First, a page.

Saturday, July 2, 2011
Max Mallowan, the renowned archaeologist and second husband to Dame Agatha, once observed that Endless Night was perhaps her darkest novel.
It is a bit of a dark horse, Miss Lemon must agree, starting out of the gate as it does with the breathless first-person point-of-view of Michael Rogers, a salt-of-the-earth type of man; but a dreamer and a drifter, too. Rogers is a man with a past, but one who's quick to point out that so many of us are -- especially the ones who wind up at the center of a crime story. In this case, the story's got to do with a fantastically wealthy young American heiress, a Swedish architect, a lonely plot of land called 'Gypsy's Acre,' a curse, a real-life gypsy, and many, many hangers on.
Oh, and did Miss Lemon mention pasts?
There's no Poirot in Endless Night; or Hastings, Japp or Miss Marple, either. Even so, this is Agatha Christie at the top of her game. She seems to inhabit wholly the sensibility and manner of Michael Rogers, a convincingly rendered voice right down to his arrogance as a man and insecurity as a writer. As Miss Lemon mentioned, there's a breathless quality to Rogers' narration, and according to The Secret Notebooks of Agatha Christie , she wrote Endless Night in the space of six weeks versus the usual six months to a year that it took her to write other books.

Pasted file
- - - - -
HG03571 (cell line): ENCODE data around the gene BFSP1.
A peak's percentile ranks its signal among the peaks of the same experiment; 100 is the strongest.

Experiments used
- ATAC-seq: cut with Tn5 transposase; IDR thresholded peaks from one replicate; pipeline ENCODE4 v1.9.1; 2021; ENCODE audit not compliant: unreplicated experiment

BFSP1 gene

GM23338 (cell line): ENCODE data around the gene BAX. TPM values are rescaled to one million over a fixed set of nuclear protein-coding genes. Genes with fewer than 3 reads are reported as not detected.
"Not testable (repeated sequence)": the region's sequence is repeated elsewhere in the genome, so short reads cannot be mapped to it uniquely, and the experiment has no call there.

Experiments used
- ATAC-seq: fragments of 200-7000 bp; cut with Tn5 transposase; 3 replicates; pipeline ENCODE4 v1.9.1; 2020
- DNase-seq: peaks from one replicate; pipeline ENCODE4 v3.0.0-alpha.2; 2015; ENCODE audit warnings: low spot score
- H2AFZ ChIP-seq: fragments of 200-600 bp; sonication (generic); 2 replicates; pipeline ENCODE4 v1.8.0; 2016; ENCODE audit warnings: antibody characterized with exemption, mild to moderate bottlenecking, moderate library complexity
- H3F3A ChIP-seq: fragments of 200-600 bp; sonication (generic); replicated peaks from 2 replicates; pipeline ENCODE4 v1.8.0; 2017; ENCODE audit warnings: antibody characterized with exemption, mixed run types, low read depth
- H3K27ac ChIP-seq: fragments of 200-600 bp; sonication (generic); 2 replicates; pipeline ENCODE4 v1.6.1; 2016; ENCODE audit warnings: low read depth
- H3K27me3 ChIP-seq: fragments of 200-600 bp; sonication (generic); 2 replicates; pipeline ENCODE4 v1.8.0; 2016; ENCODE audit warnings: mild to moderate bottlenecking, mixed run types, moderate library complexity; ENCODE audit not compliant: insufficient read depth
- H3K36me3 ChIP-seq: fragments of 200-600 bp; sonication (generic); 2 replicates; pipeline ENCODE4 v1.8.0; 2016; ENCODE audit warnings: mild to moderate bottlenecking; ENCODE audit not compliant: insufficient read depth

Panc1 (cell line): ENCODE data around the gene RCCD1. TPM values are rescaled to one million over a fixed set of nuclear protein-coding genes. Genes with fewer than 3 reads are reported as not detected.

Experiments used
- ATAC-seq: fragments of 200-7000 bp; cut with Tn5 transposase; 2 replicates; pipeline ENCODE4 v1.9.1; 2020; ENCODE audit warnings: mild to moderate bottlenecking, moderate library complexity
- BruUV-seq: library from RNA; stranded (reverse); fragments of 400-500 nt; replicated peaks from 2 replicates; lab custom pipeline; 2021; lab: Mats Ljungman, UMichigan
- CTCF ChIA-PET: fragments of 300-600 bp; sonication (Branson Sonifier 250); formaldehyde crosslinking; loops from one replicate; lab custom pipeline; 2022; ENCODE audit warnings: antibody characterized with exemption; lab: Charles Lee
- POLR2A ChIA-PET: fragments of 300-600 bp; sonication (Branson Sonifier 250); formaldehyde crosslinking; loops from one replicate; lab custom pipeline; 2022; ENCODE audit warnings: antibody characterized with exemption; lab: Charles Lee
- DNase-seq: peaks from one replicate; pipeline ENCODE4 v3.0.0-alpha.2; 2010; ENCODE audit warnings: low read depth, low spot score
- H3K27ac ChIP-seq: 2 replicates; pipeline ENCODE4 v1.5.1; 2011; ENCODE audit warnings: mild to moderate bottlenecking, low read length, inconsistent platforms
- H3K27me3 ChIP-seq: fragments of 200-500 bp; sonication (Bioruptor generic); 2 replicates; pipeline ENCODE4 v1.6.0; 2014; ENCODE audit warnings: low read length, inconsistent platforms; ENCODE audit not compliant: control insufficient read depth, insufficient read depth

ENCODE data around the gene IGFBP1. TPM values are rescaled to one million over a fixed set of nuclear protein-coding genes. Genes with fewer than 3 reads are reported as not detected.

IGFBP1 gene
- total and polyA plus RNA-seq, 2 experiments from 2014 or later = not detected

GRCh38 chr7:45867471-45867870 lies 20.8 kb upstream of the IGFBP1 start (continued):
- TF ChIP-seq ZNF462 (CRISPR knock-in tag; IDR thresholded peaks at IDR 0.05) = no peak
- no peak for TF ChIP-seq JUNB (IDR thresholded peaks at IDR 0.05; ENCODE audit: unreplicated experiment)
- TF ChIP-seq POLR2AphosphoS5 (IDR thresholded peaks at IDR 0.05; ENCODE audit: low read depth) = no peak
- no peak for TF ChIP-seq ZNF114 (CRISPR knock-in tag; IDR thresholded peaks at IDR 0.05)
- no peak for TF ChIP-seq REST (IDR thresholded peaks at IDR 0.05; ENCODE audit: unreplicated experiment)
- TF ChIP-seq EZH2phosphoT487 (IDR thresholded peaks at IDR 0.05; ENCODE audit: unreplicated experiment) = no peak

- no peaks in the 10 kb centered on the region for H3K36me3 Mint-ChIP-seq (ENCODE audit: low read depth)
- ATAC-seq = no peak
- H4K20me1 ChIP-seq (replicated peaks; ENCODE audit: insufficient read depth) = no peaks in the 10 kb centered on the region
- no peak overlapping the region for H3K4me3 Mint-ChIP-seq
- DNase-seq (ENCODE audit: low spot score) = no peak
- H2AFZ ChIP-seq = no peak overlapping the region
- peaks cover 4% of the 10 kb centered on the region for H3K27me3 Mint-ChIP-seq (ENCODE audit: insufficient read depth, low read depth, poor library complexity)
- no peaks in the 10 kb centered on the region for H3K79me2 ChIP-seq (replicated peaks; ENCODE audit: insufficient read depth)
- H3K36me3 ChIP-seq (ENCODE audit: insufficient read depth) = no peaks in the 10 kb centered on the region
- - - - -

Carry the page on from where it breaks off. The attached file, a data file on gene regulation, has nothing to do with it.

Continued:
And as in Third Girl, Mrs. Christie strives for, and, in Miss Lemon's estimation, succeeds in capturing a surprisingly modern tone in characterization and in plot detail.
Without giving too much away, Miss Lemon urges you to read Endless Night. Be patient, should it seem as if not much is happening in the way of murder or mischief. When you get to the end, you'll see not only a neatly fashioned crime and solution but also a startling allusion to some of Mrs. Christie's greatest novels of the past.
Miss Lemon won't say which ones.